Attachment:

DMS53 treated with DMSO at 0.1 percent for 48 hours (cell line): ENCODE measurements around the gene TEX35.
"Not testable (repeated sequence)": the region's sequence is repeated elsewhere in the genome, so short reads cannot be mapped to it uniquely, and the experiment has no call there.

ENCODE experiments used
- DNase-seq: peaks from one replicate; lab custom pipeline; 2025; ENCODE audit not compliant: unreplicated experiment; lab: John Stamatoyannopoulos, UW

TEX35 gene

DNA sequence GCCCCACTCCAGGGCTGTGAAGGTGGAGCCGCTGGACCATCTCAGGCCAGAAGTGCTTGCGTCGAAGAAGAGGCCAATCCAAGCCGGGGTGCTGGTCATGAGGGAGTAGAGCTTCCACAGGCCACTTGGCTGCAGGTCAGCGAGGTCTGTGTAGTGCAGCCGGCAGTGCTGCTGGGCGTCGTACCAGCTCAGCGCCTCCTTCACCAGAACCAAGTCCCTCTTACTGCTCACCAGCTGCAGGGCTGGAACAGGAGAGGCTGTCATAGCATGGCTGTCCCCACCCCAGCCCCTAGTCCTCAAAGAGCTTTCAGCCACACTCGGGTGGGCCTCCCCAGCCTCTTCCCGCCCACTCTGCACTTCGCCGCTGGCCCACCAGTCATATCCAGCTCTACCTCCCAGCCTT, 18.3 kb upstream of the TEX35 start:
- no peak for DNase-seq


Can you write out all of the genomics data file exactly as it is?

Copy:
DMS53 treated with DMSO at 0.1 percent for 48 hours (cell line): ENCODE measurements around the gene TEX35.
"Not testable (repeated sequence)": the region's sequence is repeated elsewhere in the genome, so short reads cannot be mapped to it uniquely, and the experiment has no call there.

ENCODE experiments used
- DNase-seq: peaks from one replicate; lab custom pipeline; 2025; ENCODE audit not compliant: unreplicated experiment; lab: John Stamatoyannopoulos, UW

TEX35 gene

DNA sequence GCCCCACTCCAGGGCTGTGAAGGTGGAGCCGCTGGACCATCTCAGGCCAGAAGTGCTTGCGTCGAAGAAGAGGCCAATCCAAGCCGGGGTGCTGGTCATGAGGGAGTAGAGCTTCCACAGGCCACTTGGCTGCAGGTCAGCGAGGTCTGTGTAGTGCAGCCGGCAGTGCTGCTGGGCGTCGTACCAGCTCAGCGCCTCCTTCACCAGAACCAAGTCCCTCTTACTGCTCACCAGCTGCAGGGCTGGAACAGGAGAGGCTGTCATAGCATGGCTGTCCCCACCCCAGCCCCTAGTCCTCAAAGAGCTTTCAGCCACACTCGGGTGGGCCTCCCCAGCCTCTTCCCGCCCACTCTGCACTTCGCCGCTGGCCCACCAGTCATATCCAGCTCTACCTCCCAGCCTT, 18.3 kb upstream of the TEX35 start:
- no peak for DNase-seq